We talked about Elijah tonight at Kairos Roots. Here is a man who was just like any of us. He prayed and it did not rain for 3 1/2 years. He prayed again and it rained. He went up against all the prophets of Baal and prayed down the fire of God not only on his sacrifice, but theirs as well. Yet when a woman named Jezebel threatened him, he ran for his life.
“Then he was afraid, and he arose and ran for his life and came to Beersheba, which belongs to Judah, and left his servant there. But he himself went a day’s journey into the wilderness and came and sat down under a broom tree. And he asked that he might die, saying, “It is enough; now, O LORD, take away my life, for I am no better than my fathers” (1 Kings 19:3-4).
It’s funny what will make us afraid. Even after an awesome spiritual conquest like Elijah experienced over the prophets of Baal, he let one person rule his life with fear. When I have seen God show up and move mightily, why is it that I am so very prone to fear a day or two later? Why am I so forgetful of all He’s done when a little thing comes up that I don’t think He can handle?
God asks a very important question to Elijah, “What are you doing here?” The question is not for God to gain information, but for Elijah to admit to God what God already knows. Elijah never directly answers the question. He says to the effect, “I am the only one left. There is no one on my side, no one who understands.” That is one of the great lies, that we are alone in what we face and that no one else will understand. God always has a remnant He has kept for Himself.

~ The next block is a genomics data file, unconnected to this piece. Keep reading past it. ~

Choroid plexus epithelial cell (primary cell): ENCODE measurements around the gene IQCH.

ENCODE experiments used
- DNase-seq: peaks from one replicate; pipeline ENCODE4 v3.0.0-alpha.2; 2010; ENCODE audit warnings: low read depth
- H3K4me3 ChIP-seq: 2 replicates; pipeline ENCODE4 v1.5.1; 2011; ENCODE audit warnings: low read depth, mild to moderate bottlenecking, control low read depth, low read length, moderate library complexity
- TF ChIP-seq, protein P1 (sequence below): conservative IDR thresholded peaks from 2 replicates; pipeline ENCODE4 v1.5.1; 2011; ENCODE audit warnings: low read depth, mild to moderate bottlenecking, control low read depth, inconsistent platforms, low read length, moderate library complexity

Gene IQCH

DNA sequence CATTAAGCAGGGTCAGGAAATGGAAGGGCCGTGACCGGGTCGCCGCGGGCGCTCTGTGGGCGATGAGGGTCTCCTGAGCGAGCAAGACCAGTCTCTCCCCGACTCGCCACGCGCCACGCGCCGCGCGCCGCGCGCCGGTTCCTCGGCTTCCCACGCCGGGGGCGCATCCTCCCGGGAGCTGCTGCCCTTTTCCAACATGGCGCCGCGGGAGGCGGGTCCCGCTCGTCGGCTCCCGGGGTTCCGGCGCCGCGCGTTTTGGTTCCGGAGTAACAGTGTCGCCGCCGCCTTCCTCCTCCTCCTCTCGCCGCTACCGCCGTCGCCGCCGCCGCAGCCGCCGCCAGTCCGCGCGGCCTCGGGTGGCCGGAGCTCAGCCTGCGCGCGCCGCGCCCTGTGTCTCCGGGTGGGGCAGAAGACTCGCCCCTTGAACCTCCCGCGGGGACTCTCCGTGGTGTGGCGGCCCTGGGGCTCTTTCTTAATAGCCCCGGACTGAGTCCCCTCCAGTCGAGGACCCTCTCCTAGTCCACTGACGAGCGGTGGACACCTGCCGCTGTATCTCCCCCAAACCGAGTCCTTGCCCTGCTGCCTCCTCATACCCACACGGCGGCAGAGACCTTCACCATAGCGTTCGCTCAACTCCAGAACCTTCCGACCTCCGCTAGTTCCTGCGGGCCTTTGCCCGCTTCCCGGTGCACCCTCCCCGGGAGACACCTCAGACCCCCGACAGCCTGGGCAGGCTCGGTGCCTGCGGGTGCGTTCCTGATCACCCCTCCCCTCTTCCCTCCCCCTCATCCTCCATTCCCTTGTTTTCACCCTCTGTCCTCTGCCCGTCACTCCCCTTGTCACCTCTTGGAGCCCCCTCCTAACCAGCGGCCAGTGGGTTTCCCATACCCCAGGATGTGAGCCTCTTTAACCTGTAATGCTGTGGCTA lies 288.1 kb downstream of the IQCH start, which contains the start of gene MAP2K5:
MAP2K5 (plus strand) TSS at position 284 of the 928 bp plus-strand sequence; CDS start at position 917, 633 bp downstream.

God provides Elijah three things: 1) something to eat, 2) something to drink, and 3) a friend. He sent someone who could speak into Elijah’s fear with understanding and compassion. When we are facing our fears, God will always send friends to walk with us through our trial.
Then Elijah waits in the cave for God to speak. God speaks not in the great strong wind, not in the earthquake, not in the fire, but in the sound of a low whisper, or “The Sound of Silence”, to borrow an old Simon and Garfunkel song title. It reminds me of when Tracy Chapman sang, “Don’t you know talkin’ bout a revolution sounds like a whisper?” We should not expect God to speak to us like He has in the past, because God almost never speaks to a person the same way twice. In a culture that prizes noise and speed, we have to be silent and still. Where the motto of the majority is to “live loud and live fast”, we have to slow down, to stop even, and to be quiet and listen.
In the Old Testament, God often reminded His people of their slavery in Egypt. Not to shame them, but to remind them of this. In the midst of your bondage, God showed up and instead of miraculously delivering you instantly from it, walked with You through it so you would never have to fear it again. God gives us the ability to endure in tough times, which leads us to character growth, which leads to hope. And hope does not disappoint.
I have two questions from God for you. The first is, “If I has been faithful to you and blessed you all these years, what makes you think I will stop now?” That leads to the second question from God: “Will you trust Me for the next 24 hours?” Not a year or a month or even a week. 24 hours. God will not fail to keep His promises toward you. And remember, the purpose of everything that happens to you is to conform you into the image of Christ. Not your happiness or contentment, but joy and holiness.
As always, I believe. Help my unbelief.